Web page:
Hybrid, PHEV or all-electric? 2022 Kia Niro running cost comparison – Car News


Life wasn’t meant to be easy and fuel prices are doing their best to ensure the adage lasts long and hard.

The fuel hike comes as another kick in the teeth for motorists who have had two years of dwindling new car supply, soaring used car prices, poor parts supply, dealerships closed and all the other COVID-related heists that made staying a home a necessity, not a desire.

Compared to December 2021, owning a gas-powered car in March 2022 will now cost you about $30 more per month for a light car, and $60 more per month for a large 4×4. That is, according to RACV data, accessing the fuel bills of an MG3 Hatch and a Nissan Patrol.

Learn more about the Kia Niro

So why not just go electric?

For buyers with “range anxiety” – the term for worrying about how far you can travel on an electric charge between connection points – going the Full Monty with an EV can be daunting.

But there are alternatives. How about a hybrid – a gas-powered car that offers nationwide range between gas barrels and yet quiet close-range operation for cities and parking lots?

Or, there’s the plug-in hybrid electric vehicle (PHEV) which has an extended electric range where no gasoline is consumed, and yet has a gasoline engine perfectly adequate for long journeys.

You can plug it in (at home or from a charging station) to boost the battery – that’s the goal – even if it’s not vital.

One of the few car brands to have a choice of all three is Kia (another is Hyundai) which offers the Niro SUV model available in EV, PHEV and hybrid versions.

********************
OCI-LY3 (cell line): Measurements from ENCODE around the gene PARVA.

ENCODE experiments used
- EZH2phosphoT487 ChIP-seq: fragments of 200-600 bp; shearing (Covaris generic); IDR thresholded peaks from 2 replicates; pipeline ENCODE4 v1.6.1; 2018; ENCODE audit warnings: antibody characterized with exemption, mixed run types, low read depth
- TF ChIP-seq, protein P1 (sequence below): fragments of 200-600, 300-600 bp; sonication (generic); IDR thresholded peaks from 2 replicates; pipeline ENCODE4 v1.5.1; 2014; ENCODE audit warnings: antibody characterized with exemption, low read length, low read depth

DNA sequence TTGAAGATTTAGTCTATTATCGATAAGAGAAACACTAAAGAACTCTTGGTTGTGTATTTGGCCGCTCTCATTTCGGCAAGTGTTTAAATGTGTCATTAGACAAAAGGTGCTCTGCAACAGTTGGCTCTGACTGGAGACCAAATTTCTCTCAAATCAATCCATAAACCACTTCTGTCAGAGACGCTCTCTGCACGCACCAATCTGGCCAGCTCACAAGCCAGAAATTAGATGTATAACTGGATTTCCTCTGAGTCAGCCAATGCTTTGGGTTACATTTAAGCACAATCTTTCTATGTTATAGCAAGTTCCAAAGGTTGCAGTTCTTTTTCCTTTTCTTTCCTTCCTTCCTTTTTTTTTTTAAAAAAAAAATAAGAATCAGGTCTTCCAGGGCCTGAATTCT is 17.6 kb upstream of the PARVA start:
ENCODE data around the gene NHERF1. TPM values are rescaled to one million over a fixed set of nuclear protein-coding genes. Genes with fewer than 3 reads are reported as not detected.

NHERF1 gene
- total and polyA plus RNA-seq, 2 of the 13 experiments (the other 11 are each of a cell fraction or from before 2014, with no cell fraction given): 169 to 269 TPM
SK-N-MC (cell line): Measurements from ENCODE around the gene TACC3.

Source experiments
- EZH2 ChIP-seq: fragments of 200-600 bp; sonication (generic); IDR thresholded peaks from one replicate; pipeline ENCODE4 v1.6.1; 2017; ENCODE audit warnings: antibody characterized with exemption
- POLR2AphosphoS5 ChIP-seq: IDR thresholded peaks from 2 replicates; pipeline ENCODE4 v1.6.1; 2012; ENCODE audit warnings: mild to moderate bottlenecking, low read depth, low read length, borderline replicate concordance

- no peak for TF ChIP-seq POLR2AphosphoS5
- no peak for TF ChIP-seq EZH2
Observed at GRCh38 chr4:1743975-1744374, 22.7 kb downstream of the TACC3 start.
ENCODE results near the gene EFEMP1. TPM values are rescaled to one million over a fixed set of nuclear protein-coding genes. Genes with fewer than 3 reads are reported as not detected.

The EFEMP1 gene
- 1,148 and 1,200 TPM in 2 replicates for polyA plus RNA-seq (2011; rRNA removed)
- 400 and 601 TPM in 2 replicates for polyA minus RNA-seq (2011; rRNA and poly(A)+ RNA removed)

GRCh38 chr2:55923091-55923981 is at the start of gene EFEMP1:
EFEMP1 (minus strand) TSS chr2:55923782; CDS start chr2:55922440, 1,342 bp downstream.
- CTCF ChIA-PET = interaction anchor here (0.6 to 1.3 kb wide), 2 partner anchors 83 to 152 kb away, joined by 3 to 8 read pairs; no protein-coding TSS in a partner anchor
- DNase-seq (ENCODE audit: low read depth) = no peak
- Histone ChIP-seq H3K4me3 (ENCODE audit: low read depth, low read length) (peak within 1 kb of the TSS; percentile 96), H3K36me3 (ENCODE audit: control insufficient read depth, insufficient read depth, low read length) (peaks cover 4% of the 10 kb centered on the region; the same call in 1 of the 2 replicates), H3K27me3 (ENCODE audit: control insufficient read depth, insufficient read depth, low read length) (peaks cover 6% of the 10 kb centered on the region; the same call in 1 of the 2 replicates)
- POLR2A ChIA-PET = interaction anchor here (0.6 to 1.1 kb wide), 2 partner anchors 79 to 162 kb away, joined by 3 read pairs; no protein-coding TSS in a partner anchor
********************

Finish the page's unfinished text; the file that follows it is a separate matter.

All three Kias are based on the same platform and body, have roughly the same level of comfort, convenience, features and safety equipment, and are pleasantly spacious, well-finished, beautiful and with a cavernous trunk space.

In choosing what best suits your needs, the rough rule of thumb is that full electric vehicles are suitable for the city and suburbs; PHEVs can handle longer urban journeys; and hybrids are the best of both worlds with a smooth transition from city to country.

But which will be the most economical to own and which will consume the least fuel/electricity?

Niro hybrid – from $39,990 before road charges

It’s a 1.6-litre petrol engine mated to an electric motor that drive the front wheels through a six-speed dual-clutch automatic transmission.

The electric motor works for some low-speed, short-distance driving such as parking lots, when backing up, taking off at traffic lights (which actually kicks in) and quietly engages when the car is coasting, braking or when little or no accelerator pressure is detected.

These tips alone will save you money. Meanwhile, when coasting or braking, there is a regenerative system that helps recharge the battery so it can be used later.

Because it doesn’t rely much on the battery, it’s just a small 1.56kWh unit. That’s barely enough for Kia to claim an average fuel consumption of 3.8 liters per 100 kilometres.

With a 45 liter tank, this gives it a theoretical range of 1184 km.

The smaller battery also maximizes cargo space. Unlike the other two Niros, the Hybrid has a space-saving spare wheel (the others don’t) and a boot volume of 410 liters (rear seats up) and 1408L (rear seats folded down). Compared to many hatchbacks, that’s a big area.

At 3.8L/100km, the Hybrid will cost 8.17c/km (based on a 91RON petrol price of $2.15/litre). At 12,000 km per year, the cost of fuel is $980.

Niro PHEV – from $46,590 before road charges

The PHEV has all the best features of the Hybrid mixed in with a longer electric range and the ability to drive on a quiet battery – potentially enough to get you to work and home before recharging and without using a battery. essence.

The transmission is the same as the hybrid with an identical output of 104kW/265Nm and a six-speed dual-clutch transmission.

The battery is larger with a capacity of 8.9kWh which offers a claimed range of 58km in electric-only mode, and although the weight of the car increases a bit, fuel economy drops to 1.3L/ 100km. In other words, if you ever need to refuel it.